State lawmakers are holding off on a bill that would allow attorneys to end their membership with the State Bar of Michigan. That’s happening while a state Supreme Court task force reviews whether mandatory State Bar membership is appropriate.

Some are calling Senate Bill 743 a “right to work” bill for lawyers.

The sponsor of the legislation is applauding the court’s decision to weigh in.

“Because it’s better suited to be handled by the Supreme Court – the Bar is underneath their jurisdiction – they should look at those questions,” said Sen. Arlan Meekhof, R-West Olive. “I’m glad that I prompted them to ask the question, but that’s why I did it.”

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It's Just Politics
4:12 pm
Fri February 14, 2014

GOP focusing on “brand management”

It's Just Politics with Zoe Clark and Rick Pluta

This week on It’s Just Politics: a couple of interesting events of which we’re taking note. The first item out of D.C., where the U.S. House of Representatives earlier this week quickly and quietly approved an increase to the nation’s debt ceiling. No big arguments. No conditions. Which is an anomaly. Raising the debt ceiling has become a battle over the nation’s fiscal soul.

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Politics & Government
3:45 pm
Fri February 14, 2014

Flint's EM wants a consultant to look at the city's public safety department

Budget cuts and smaller workforces have strained Flint’s police and fire departments in recent years.
Steve Carmody Michigan Radio

A consultant is being brought in to assess what can be done with the city of Flint’s public safety department.

Budget cuts and smaller workforces have strained Flint’s police and fire departments in recent years.

Flint Emergency Manager Darnell Earley says efforts to reorganize the city's public safety departments have "really brought into question" their effectiveness.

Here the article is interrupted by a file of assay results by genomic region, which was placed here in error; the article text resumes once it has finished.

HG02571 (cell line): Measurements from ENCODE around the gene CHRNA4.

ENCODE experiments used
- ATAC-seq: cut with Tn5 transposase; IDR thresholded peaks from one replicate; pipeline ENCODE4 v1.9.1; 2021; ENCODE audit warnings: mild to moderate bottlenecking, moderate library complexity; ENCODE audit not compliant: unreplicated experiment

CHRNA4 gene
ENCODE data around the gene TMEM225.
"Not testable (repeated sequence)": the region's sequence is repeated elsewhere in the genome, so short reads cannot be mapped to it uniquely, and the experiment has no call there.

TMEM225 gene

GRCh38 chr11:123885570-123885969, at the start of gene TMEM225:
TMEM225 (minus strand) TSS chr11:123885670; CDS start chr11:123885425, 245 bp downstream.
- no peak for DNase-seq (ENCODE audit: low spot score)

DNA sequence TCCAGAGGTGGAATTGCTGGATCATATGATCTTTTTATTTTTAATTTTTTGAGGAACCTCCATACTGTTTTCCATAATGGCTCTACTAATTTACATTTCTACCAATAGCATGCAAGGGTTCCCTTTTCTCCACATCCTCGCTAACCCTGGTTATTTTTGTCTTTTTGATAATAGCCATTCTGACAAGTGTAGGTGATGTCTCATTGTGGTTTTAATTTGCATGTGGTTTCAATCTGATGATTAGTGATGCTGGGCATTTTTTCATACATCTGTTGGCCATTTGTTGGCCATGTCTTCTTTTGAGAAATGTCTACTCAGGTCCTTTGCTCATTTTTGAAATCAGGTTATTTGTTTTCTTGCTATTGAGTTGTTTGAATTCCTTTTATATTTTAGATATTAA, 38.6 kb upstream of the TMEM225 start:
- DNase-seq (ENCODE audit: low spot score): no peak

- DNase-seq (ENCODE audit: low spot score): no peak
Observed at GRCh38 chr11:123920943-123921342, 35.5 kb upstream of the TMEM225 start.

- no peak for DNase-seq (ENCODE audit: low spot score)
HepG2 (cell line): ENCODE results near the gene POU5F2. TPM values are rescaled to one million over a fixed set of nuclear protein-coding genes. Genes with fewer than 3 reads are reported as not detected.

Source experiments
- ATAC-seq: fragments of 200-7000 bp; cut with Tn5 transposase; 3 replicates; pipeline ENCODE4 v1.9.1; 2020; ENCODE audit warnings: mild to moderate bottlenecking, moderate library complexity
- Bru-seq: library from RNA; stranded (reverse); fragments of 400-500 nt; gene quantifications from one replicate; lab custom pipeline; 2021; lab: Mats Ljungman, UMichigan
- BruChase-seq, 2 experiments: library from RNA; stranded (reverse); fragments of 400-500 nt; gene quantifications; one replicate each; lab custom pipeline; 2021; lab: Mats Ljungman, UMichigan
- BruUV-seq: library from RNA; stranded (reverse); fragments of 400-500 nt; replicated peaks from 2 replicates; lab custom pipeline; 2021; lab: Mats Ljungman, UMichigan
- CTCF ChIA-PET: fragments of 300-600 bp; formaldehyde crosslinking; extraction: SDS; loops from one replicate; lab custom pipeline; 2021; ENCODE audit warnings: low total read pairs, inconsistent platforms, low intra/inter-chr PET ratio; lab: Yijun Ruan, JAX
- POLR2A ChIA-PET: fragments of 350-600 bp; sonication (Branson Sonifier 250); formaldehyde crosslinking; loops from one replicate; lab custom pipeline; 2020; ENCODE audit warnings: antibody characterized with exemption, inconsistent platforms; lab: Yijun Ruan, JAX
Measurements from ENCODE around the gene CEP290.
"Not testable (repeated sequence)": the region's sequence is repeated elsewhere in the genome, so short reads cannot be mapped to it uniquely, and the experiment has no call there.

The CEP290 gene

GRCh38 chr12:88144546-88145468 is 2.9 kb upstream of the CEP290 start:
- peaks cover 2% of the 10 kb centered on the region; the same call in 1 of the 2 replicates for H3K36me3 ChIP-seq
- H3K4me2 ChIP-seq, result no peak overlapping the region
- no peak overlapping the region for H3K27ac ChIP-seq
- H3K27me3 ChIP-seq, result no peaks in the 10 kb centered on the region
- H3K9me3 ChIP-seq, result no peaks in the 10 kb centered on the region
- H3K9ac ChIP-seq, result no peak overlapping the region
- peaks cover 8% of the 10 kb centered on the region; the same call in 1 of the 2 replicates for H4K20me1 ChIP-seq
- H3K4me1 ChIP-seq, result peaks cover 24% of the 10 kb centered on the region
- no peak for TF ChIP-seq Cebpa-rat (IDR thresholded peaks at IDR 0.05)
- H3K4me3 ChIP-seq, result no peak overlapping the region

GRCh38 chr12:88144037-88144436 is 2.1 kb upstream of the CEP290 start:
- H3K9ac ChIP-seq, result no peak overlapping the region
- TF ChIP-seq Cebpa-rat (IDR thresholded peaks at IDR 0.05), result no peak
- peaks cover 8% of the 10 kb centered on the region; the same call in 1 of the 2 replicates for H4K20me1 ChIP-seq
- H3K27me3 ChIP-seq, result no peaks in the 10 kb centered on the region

He says the goal of the new study is to translate the city's financial resources into the public safety services the community needs.

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Politics & Government
8:09 pm
Thu February 13, 2014

Snyder budget chief leaves for academia

Snyder's budget chief, John Nixon, is leaving to return to his home state of Utah.

Gov. Rick Snyder’s influential budget chief is leaving the administration to take a job in his native state. John Nixon will depart March 1 for the University of Utah.

Nixon pushed very hard to pay down long-term debt, put more money into the state’s savings account, and get public employees to pay a bigger share of their benefits.

“We’ve been able to do some pretty impressive stuff,” said Nixon. “I know the budget’s in structural balance. I think we’ve laid a strong fiscal foundation for the state that’s going to help move it into the future.”

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Politics & Government
5:20 pm
Thu February 13, 2014

State prison chief: Escape 'had nothing to do with' budget cuts

Michigan Department of Corrections Director Dan Heyns testifies in front of a state Senate budget panel Thursday on a recent prisoner escape in Ionia.
Jake Neher MPRN

The head of the state’s prison system blames a murderer’s recent escape from an Ionia prison largely on human error. That prisoner escaped earlier this month, and was caught in Indiana the next day.

Democrats want to know whether budget cuts had a role in the escape.  

Michigan Department of Corrections (MDOC) Director Dan Heyns told a state Senate budget panel Thursday that the prison had all the resources, equipment, and procedures it needed to prevent the escape.

Heyns says the blame falls on him and his department – not on the governor and state lawmakers.